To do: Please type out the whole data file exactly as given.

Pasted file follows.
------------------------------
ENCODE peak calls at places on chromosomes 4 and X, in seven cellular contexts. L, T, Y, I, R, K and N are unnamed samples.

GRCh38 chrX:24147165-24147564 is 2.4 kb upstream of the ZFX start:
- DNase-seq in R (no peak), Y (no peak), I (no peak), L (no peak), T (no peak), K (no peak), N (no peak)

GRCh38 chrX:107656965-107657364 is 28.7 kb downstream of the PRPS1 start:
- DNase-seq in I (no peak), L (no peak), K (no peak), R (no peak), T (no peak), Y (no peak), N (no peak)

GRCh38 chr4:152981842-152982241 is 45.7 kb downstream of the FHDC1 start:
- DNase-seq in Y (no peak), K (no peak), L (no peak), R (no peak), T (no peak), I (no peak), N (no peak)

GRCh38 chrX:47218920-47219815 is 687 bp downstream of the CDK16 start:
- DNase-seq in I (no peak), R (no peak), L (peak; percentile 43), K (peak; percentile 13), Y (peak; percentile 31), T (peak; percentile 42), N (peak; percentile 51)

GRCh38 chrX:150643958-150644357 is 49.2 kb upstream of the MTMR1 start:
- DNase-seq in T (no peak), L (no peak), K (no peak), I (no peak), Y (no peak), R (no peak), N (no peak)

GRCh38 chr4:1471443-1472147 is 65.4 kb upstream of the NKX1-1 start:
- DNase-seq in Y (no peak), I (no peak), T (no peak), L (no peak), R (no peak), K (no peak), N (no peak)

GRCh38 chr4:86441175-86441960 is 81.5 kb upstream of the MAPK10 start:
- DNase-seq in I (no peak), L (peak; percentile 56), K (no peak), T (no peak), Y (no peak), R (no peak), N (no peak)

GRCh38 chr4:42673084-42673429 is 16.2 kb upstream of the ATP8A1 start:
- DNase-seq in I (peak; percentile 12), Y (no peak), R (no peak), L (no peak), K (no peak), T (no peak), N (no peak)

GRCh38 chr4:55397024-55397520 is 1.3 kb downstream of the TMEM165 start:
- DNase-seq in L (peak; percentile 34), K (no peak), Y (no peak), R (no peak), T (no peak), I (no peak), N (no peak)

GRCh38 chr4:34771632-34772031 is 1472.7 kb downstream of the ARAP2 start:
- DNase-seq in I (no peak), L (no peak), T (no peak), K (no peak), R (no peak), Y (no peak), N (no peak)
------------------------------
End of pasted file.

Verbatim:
ENCODE peak calls at places on chromosomes 4 and X, in seven cellular contexts. L, T, Y, I, R, K and N are unnamed samples.

GRCh38 chrX:24147165-24147564 is 2.4 kb upstream of the ZFX start:
- DNase-seq in R (no peak), Y (no peak), I (no peak), L (no peak), T (no peak), K (no peak), N (no peak)

GRCh38 chrX:107656965-107657364 is 28.7 kb downstream of the PRPS1 start:
- DNase-seq in I (no peak), L (no peak), K (no peak), R (no peak), T (no peak), Y (no peak), N (no peak)

GRCh38 chr4:152981842-152982241 is 45.7 kb downstream of the FHDC1 start:
- DNase-seq in Y (no peak), K (no peak), L (no peak), R (no peak), T (no peak), I (no peak), N (no peak)

GRCh38 chrX:47218920-47219815 is 687 bp downstream of the CDK16 start:
- DNase-seq in I (no peak), R (no peak), L (peak; percentile 43), K (peak; percentile 13), Y (peak; percentile 31), T (peak; percentile 42), N (peak; percentile 51)

GRCh38 chrX:150643958-150644357 is 49.2 kb upstream of the MTMR1 start:
- DNase-seq in T (no peak), L (no peak), K (no peak), I (no peak), Y (no peak), R (no peak), N (no peak)

GRCh38 chr4:1471443-1472147 is 65.4 kb upstream of the NKX1-1 start:
- DNase-seq in Y (no peak), I (no peak), T (no peak), L (no peak), R (no peak), K (no peak), N (no peak)

GRCh38 chr4:86441175-86441960 is 81.5 kb upstream of the MAPK10 start:
- DNase-seq in I (no peak), L (peak; percentile 56), K (no peak), T (no peak), Y (no peak), R (no peak), N (no peak)

GRCh38 chr4:42673084-42673429 is 16.2 kb upstream of the ATP8A1 start:
- DNase-seq in I (peak; percentile 12), Y (no peak), R (no peak), L (no peak), K (no peak), T (no peak), N (no peak)

GRCh38 chr4:55397024-55397520 is 1.3 kb downstream of the TMEM165 start:
- DNase-seq in L (peak; percentile 34), K (no peak), Y (no peak), R (no peak), T (no peak), I (no peak), N (no peak)

GRCh38 chr4:34771632-34772031 is 1472.7 kb downstream of the ARAP2 start:
- DNase-seq in I (no peak), L (no peak), T (no peak), K (no peak), R (no peak), Y (no peak), N (no peak)